Long Way Round: Finnair Restores Helsinki-Tokyo Flights

Helsinki-based Finnair is resuming its flights to Tokyo Narita on Wednesday, March 9, after suspending services owing to difficulties flying through Russian airspace. The airline says it continues to work on rebooting its suspended services to South Korea and China. Finnair continues to fly to Bangkok, Delhi, Phuket, and Singapore, albeit with a longer flying time than usual.

Asia flights key cogs in Finnair’s long-haul network

On Monday, Finnair paused its long-haul flights that normally traverse Russian airspace in the wake of Russia invading Ukraine. In addition, the airline also suspended its flights to Moscow and St Petersburg.

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“Bypassing the Russian airspace lengthens flight times to Asia considerably and, thus, the operation of most of our passenger and cargo flights to Asia is not economically sustainable or competitivesaid Finnair CEO, Topi Manner.

But those long-haul flights to Asia are key cogs in Finnair’s network. Normally, at airports like Narita, Hong Kong, and Singapore, the airline hands over and receives passengers connecting from partner oneworld carriers like Japan Airlines, Cathay Pacific, and Qantas. Finnair’s competitive fares, modern aircraft, and top-notch inflight service make the airline a popular choice with many passengers based a long way from Finland.



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Finnair uses an Airbus A350-900 on its flights to Tokyo. Photo: Airbus

Increased flying time to Japan

In addition to passengers, Finnair does good business flying cargo between Europe and Asia. The demand for cargo space is higher than ever now that Russian cargo airlines are banned from many jurisdictions, including the EU. So it’s no surprise Finnair went into overdrive to reboot its Japan flights as soon as possible.

“Japan is one of our most important markets, and we want to continue offering safe and reliable connections between Helsinki and Tokyo also in this situation”, says Ole Orvér, Chief Commercial Officer, Finnair. “Japan is also an important cargo market, and air connections are needed to keep cargo moving.”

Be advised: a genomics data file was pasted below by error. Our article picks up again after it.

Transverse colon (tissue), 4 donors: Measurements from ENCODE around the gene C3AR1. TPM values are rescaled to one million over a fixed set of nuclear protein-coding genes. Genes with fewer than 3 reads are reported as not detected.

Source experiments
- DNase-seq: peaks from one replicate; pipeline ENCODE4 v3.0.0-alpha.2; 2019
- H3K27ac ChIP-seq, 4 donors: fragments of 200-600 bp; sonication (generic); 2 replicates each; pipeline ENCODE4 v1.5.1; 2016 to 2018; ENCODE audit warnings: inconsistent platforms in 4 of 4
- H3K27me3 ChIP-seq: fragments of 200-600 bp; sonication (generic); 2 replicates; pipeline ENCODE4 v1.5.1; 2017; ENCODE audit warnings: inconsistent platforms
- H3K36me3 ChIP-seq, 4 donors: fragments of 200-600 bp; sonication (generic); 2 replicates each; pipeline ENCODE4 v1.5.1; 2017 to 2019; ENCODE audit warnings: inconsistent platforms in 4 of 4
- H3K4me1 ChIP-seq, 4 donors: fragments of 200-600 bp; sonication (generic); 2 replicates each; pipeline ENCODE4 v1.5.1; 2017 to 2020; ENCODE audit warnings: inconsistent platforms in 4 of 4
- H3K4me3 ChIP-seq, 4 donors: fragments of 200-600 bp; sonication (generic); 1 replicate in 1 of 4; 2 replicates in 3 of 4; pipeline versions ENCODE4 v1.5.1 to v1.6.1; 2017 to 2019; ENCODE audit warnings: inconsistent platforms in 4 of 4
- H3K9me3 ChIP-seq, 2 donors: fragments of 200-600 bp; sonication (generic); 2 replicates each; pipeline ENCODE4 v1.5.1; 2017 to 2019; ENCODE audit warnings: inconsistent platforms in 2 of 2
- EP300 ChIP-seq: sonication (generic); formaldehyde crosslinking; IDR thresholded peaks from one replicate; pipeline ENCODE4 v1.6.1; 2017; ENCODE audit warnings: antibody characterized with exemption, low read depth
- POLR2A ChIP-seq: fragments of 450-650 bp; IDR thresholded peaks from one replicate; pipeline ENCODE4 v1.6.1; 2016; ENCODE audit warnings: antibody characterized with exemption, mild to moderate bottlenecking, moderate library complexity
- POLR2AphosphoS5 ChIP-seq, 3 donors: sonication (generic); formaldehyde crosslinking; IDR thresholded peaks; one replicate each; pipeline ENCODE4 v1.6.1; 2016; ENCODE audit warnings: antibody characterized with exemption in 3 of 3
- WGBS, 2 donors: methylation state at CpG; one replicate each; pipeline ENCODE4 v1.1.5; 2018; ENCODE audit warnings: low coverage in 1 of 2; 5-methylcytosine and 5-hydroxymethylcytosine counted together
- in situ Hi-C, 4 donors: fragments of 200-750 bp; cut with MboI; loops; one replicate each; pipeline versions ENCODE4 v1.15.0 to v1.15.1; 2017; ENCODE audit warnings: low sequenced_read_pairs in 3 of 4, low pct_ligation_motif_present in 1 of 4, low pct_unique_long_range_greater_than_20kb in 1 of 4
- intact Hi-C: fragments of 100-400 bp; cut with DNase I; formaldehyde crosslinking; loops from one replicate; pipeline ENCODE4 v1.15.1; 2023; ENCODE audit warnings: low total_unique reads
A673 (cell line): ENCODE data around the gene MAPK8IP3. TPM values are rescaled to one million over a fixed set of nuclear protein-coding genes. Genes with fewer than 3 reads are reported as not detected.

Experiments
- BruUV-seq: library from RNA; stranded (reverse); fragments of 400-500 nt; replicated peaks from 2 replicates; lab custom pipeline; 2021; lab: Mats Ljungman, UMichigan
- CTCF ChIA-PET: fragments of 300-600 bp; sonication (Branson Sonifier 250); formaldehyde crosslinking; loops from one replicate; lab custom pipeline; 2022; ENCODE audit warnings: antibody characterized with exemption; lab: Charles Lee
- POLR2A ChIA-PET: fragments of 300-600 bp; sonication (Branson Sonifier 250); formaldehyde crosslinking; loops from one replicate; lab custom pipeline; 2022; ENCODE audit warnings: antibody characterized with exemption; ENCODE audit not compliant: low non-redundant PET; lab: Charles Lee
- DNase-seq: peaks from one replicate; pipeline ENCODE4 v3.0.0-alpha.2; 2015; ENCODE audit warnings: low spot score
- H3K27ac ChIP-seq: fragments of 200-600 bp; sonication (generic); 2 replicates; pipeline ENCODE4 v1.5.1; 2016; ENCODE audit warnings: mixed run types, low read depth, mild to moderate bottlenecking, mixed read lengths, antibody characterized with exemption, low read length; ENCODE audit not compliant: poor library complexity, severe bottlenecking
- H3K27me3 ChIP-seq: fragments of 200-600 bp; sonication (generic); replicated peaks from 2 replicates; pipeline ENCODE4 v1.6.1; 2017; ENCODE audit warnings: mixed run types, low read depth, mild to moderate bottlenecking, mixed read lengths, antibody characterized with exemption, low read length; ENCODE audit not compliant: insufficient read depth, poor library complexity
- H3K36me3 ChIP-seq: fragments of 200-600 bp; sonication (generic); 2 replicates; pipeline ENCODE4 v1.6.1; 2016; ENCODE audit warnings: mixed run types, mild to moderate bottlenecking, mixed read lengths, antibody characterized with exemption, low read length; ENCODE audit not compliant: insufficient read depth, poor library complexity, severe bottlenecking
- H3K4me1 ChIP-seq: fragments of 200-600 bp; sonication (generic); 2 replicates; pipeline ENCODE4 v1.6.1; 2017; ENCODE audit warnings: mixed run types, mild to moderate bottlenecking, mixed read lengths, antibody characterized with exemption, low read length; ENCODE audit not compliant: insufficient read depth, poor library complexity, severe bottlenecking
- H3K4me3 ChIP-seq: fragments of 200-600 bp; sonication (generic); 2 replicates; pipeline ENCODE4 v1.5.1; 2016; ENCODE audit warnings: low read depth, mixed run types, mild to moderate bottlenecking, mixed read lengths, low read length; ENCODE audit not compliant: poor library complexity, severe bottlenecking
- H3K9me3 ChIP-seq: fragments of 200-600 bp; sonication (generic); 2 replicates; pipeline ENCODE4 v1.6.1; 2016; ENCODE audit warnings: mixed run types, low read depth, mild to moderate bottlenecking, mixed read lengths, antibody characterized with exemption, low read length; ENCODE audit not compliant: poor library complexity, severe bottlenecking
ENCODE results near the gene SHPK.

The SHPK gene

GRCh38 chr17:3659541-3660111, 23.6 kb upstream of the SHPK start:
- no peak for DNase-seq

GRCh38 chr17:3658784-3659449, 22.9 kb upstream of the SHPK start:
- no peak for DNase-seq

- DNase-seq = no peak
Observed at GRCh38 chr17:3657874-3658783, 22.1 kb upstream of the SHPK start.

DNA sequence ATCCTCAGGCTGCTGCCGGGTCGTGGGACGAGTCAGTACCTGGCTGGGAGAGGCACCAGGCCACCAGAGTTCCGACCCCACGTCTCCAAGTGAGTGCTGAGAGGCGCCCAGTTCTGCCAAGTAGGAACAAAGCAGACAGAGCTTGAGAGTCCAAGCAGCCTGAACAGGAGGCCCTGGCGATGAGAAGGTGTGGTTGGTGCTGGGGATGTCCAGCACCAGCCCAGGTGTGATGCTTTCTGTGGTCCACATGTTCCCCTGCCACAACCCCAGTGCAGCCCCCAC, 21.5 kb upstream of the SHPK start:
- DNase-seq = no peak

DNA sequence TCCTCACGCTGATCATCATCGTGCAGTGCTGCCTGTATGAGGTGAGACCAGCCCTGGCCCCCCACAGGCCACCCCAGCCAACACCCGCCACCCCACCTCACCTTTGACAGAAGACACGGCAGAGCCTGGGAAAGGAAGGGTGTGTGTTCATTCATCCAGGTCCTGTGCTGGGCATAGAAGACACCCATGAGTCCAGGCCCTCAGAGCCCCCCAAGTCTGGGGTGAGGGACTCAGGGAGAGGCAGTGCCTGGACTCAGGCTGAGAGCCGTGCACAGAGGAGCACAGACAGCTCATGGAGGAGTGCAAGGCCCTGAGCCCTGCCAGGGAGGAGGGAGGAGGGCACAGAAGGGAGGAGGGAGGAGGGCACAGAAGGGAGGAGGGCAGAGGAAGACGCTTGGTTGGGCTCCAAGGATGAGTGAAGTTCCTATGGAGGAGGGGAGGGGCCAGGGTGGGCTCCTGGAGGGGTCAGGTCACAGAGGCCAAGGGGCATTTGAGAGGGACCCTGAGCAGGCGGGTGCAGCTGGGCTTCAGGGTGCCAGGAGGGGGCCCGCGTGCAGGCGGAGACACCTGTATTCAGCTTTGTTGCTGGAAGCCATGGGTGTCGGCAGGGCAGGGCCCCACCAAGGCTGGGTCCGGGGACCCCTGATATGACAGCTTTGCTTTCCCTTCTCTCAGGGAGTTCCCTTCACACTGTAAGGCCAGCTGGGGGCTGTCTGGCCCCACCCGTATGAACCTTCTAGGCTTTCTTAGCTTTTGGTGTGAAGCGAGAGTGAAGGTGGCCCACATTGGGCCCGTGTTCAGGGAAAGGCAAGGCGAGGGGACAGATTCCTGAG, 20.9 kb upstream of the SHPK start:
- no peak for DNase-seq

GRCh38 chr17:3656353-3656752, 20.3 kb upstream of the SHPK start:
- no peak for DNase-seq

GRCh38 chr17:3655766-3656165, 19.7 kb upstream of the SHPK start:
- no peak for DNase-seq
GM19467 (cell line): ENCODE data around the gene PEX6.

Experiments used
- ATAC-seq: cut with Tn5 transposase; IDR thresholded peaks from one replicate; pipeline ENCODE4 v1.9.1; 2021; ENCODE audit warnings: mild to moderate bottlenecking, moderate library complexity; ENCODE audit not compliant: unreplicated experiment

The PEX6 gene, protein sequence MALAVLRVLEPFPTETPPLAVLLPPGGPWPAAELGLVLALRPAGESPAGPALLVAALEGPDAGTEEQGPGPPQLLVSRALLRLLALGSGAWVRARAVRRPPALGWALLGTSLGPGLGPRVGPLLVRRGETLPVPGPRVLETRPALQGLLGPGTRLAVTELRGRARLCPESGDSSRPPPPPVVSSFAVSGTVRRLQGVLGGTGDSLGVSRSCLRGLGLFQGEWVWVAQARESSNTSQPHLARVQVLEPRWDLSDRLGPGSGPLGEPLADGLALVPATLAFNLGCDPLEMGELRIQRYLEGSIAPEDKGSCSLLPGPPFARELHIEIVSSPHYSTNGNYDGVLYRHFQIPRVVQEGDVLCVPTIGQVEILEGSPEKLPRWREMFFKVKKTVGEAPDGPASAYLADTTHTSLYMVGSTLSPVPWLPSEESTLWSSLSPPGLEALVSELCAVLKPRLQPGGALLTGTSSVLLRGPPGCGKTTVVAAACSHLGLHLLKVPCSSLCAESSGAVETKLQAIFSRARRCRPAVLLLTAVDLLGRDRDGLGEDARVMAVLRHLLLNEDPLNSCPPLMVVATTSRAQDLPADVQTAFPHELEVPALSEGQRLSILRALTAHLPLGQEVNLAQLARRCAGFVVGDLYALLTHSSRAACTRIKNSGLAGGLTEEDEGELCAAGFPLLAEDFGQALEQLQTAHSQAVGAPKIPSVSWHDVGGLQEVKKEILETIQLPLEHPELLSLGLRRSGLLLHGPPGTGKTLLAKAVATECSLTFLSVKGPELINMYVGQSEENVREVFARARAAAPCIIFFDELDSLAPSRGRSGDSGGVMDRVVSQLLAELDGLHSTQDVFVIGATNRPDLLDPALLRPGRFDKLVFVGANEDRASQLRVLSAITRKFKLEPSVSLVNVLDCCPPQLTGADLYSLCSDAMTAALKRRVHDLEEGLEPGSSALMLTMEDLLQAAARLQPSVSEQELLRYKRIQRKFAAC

Effective March 9, AY073 will push back from Helsinki Vantaa (HEL) at 17:30 every Tuesday, Thursday, Friday, and Saturday. The flight, operated by an Airbus A350-900 will take 13 hours to travel across to Tokyo Narita (NRT). When able to fly over Russia, Finnair usually does the distance in less than ten hours.

The return flight, AY074, will leave Narita at 22;40 every Wednesday, Friday, Saturday, and Sunday. The Airbus will land back at Vantaa late the following day after tacking on several hours to the normal ten hours and 15 minutes flying time.


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Airlines collateral damage in Ukraine conflict

Usually, the bulk of AY073 and AY074’s flying is spent in Russian airspace. Rerouting the flights away from the airspace increases the flying time and inevitably costs the airline more in fuel and other operating costs. Finnair is one of many European airlines having to quickly develop contingency plans as the situation in Ukraine shows no signs of abating.

Meanwhile, while Finnair continues to fly to ports in South Asia and Southeast Asia, the airline advises flying time there is around one hour longer than normal. Finnair also notes they are working on restoring flights to South Korea and China as soon as possible.

“We continue to evaluate possible alternative routings for our flights to China and South Korea and will communicate on these as soon as the plans are finalized”, Ole Orver says.


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